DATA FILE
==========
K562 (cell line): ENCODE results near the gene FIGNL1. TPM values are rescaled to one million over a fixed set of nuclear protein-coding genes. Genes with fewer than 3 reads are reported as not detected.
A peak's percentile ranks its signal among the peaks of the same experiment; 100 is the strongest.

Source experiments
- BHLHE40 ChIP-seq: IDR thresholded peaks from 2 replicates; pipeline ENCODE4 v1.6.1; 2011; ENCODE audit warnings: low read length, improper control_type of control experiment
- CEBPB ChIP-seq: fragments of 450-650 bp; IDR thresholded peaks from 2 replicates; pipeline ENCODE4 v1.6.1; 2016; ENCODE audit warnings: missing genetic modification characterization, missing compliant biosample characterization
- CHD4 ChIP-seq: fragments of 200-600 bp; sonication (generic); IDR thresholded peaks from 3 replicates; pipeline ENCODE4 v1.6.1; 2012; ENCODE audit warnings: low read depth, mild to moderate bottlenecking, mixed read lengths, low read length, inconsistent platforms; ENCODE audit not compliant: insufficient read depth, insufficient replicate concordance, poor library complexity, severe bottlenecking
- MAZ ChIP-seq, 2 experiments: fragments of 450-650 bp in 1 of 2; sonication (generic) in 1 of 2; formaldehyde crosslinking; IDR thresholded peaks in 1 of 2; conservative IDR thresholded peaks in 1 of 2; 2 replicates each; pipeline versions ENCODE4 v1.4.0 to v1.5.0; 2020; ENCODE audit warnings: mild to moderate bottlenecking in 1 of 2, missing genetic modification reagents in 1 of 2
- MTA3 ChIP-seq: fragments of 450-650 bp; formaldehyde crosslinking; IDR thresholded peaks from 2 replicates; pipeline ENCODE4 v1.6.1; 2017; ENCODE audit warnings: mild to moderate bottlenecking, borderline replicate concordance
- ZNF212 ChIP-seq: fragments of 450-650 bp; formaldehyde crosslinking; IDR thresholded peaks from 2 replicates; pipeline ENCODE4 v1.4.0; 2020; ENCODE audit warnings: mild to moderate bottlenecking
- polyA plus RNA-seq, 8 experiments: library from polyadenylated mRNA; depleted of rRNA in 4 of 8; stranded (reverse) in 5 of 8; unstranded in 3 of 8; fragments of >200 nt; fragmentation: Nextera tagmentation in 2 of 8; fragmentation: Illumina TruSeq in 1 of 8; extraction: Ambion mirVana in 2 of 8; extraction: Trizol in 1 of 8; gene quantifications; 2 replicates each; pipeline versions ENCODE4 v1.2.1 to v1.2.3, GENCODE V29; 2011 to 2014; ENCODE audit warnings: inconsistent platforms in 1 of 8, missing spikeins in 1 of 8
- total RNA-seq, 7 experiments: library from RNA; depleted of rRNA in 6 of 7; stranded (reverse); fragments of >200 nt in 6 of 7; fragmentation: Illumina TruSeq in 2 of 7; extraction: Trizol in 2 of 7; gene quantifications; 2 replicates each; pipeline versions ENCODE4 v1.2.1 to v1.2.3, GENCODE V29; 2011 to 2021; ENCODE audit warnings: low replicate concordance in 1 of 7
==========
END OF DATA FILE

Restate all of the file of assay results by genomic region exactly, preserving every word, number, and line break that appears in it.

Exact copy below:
K562 (cell line): ENCODE results near the gene FIGNL1. TPM values are rescaled to one million over a fixed set of nuclear protein-coding genes. Genes with fewer than 3 reads are reported as not detected.
A peak's percentile ranks its signal among the peaks of the same experiment; 100 is the strongest.

Source experiments
- BHLHE40 ChIP-seq: IDR thresholded peaks from 2 replicates; pipeline ENCODE4 v1.6.1; 2011; ENCODE audit warnings: low read length, improper control_type of control experiment
- CEBPB ChIP-seq: fragments of 450-650 bp; IDR thresholded peaks from 2 replicates; pipeline ENCODE4 v1.6.1; 2016; ENCODE audit warnings: missing genetic modification characterization, missing compliant biosample characterization
- CHD4 ChIP-seq: fragments of 200-600 bp; sonication (generic); IDR thresholded peaks from 3 replicates; pipeline ENCODE4 v1.6.1; 2012; ENCODE audit warnings: low read depth, mild to moderate bottlenecking, mixed read lengths, low read length, inconsistent platforms; ENCODE audit not compliant: insufficient read depth, insufficient replicate concordance, poor library complexity, severe bottlenecking
- MAZ ChIP-seq, 2 experiments: fragments of 450-650 bp in 1 of 2; sonication (generic) in 1 of 2; formaldehyde crosslinking; IDR thresholded peaks in 1 of 2; conservative IDR thresholded peaks in 1 of 2; 2 replicates each; pipeline versions ENCODE4 v1.4.0 to v1.5.0; 2020; ENCODE audit warnings: mild to moderate bottlenecking in 1 of 2, missing genetic modification reagents in 1 of 2
- MTA3 ChIP-seq: fragments of 450-650 bp; formaldehyde crosslinking; IDR thresholded peaks from 2 replicates; pipeline ENCODE4 v1.6.1; 2017; ENCODE audit warnings: mild to moderate bottlenecking, borderline replicate concordance
- ZNF212 ChIP-seq: fragments of 450-650 bp; formaldehyde crosslinking; IDR thresholded peaks from 2 replicates; pipeline ENCODE4 v1.4.0; 2020; ENCODE audit warnings: mild to moderate bottlenecking
- polyA plus RNA-seq, 8 experiments: library from polyadenylated mRNA; depleted of rRNA in 4 of 8; stranded (reverse) in 5 of 8; unstranded in 3 of 8; fragments of >200 nt; fragmentation: Nextera tagmentation in 2 of 8; fragmentation: Illumina TruSeq in 1 of 8; extraction: Ambion mirVana in 2 of 8; extraction: Trizol in 1 of 8; gene quantifications; 2 replicates each; pipeline versions ENCODE4 v1.2.1 to v1.2.3, GENCODE V29; 2011 to 2014; ENCODE audit warnings: inconsistent platforms in 1 of 8, missing spikeins in 1 of 8
- total RNA-seq, 7 experiments: library from RNA; depleted of rRNA in 6 of 7; stranded (reverse); fragments of >200 nt in 6 of 7; fragmentation: Illumina TruSeq in 2 of 7; extraction: Trizol in 2 of 7; gene quantifications; 2 replicates each; pipeline versions ENCODE4 v1.2.1 to v1.2.3, GENCODE V29; 2011 to 2021; ENCODE audit warnings: low replicate concordance in 1 of 7